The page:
What is Spinal Cord Compression

Spinal cord compression is caused by any condition that puts pressure on your spinal cord. Your spinal cord is the bundle of nerves that carries messages back and forth from your brain to your muscles and other soft tissues. As your spinal cord travels down your back, it is protected by a stack of backbones called vertebrae.

Where Does Spinal Cord Compression Occur?

Spinal cord compression can occur anywhere from your neck (cervical spine) down to your lower back (lumbar spine). Symptoms include:

  • Numbness
  • Pain
  • Weakness
  • Pain and stiffness in the neck, back, or lower back
  • Burning pain that spreads to the arms or down into the legs (sciatica)
  • Loss of sensation in the feet
  • Trouble with hand coordination
  • "Foot drop," weakness in a foot that causes a limp

Causes Spinal Cord Compression?

One of the most common causes of spinal cord compression is the gradual wear and tear on the bones of the spine, known as osteoarthritis. Other conditions that may cause spinal cord compression can develop more quickly, even very suddenly, and can occur at any age:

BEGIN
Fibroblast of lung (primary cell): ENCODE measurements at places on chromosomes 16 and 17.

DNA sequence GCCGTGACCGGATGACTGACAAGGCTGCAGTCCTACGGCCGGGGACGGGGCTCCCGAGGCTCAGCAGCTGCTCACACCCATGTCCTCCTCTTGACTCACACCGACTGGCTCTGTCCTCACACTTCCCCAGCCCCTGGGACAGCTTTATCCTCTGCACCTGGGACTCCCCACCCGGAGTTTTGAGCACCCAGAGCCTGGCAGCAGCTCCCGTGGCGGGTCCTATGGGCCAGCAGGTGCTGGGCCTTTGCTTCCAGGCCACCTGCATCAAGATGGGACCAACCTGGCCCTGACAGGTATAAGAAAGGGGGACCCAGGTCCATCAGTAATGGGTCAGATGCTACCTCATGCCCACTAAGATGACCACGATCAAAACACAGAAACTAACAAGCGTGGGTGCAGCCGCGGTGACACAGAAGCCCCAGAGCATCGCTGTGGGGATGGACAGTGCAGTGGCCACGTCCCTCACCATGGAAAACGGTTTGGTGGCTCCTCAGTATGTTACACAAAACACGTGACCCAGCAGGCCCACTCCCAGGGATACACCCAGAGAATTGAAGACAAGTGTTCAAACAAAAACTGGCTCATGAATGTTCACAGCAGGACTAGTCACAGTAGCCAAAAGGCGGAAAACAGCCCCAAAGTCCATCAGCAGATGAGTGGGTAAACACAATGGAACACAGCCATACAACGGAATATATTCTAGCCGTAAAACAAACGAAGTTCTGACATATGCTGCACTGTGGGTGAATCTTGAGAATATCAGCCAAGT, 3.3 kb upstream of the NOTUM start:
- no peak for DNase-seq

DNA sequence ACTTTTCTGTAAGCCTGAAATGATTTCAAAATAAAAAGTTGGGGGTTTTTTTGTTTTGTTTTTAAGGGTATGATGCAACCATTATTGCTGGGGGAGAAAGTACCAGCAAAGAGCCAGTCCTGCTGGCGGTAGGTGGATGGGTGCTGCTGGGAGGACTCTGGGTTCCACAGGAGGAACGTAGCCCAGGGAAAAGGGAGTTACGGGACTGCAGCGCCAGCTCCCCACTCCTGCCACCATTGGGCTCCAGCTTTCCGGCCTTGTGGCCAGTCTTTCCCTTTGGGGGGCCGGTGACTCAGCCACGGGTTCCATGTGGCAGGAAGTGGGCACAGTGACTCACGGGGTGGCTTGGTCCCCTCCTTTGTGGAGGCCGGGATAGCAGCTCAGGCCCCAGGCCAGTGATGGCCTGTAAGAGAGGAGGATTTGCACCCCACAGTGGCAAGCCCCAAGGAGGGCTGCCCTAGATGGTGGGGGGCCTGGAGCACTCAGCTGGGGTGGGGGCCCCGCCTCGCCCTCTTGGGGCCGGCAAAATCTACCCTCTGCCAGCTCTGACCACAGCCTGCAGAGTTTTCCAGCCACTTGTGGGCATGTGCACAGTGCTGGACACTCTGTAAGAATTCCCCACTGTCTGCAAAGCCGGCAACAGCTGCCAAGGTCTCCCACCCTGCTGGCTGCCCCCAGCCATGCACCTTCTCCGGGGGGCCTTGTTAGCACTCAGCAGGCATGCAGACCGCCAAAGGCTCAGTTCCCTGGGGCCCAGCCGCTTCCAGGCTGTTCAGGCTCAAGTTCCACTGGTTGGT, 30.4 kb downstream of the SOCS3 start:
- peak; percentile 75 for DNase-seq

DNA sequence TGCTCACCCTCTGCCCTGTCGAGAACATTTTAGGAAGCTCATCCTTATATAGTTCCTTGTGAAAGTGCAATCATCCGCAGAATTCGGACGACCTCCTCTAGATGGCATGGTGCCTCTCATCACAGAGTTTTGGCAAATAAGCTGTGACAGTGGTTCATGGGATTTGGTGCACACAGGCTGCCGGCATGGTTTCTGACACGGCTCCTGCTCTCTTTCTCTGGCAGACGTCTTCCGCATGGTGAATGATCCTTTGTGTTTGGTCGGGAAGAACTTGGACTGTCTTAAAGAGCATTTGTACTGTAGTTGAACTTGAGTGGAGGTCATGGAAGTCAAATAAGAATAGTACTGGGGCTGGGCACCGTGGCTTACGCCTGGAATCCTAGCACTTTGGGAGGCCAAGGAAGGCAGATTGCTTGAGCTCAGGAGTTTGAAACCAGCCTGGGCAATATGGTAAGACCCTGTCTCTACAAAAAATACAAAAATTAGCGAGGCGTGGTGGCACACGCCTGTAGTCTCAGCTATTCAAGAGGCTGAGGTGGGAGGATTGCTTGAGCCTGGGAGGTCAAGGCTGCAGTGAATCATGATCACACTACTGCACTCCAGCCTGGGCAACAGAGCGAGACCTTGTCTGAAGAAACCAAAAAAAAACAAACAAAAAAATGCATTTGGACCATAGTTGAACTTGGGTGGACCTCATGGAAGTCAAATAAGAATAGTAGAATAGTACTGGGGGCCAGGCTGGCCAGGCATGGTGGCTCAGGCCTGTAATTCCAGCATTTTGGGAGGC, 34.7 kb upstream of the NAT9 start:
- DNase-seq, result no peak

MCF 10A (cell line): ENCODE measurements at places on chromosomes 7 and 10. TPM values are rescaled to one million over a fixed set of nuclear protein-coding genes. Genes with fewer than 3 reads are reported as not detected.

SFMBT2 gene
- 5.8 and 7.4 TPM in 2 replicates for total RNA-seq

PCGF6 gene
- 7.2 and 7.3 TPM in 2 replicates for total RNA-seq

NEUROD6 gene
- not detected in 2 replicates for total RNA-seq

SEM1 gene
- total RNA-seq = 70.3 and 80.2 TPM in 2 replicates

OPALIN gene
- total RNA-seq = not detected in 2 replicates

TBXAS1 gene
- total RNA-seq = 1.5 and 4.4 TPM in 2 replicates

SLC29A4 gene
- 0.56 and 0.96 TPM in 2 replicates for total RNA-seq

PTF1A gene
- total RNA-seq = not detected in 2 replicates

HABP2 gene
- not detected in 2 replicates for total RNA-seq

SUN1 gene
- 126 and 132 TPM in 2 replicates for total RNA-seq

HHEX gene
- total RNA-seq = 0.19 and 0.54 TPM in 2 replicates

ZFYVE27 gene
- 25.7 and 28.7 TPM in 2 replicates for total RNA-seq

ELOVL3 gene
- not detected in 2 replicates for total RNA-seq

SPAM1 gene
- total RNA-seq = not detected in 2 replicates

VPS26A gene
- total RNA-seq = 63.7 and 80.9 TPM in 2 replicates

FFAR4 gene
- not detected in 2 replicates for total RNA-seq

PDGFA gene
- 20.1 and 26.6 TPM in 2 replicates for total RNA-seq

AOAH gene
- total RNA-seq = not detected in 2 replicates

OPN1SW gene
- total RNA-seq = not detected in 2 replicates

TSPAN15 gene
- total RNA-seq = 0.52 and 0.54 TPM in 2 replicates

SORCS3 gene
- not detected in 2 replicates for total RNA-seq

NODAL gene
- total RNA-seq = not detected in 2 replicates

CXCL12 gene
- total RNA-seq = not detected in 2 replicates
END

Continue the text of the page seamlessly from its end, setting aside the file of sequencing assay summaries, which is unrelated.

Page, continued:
• Abnormal spine alignment (scoliosis)
  • Injury to the spine
  • Spinal tumor
  • Certain bone diseases
  • Rheumatoid arthritis
  • Infection

Treatment of Spinal Cord Compression

Medications including nonsteroidal anti-inflammatory drugs (NSAIDs)

Physical therapy may include exercises to strengthen your back, abdominal, and leg muscles.

Surgical treatments include removing bone spurs and widening the space between vertebrae. Other procedures may be done to relieve pressure on the spine or repair fractured vertebrae.

Alternative treatments include acupuncture and chiropractic care.

Tips to Help Prevent Spinal Cord Compression

  • Get regular exercise. Exercise strengthens the muscles that support your back and helps keep your spine flexible
  • Maintain good posture
  • Safely lift heavy objects
  • Maintain a healthy weight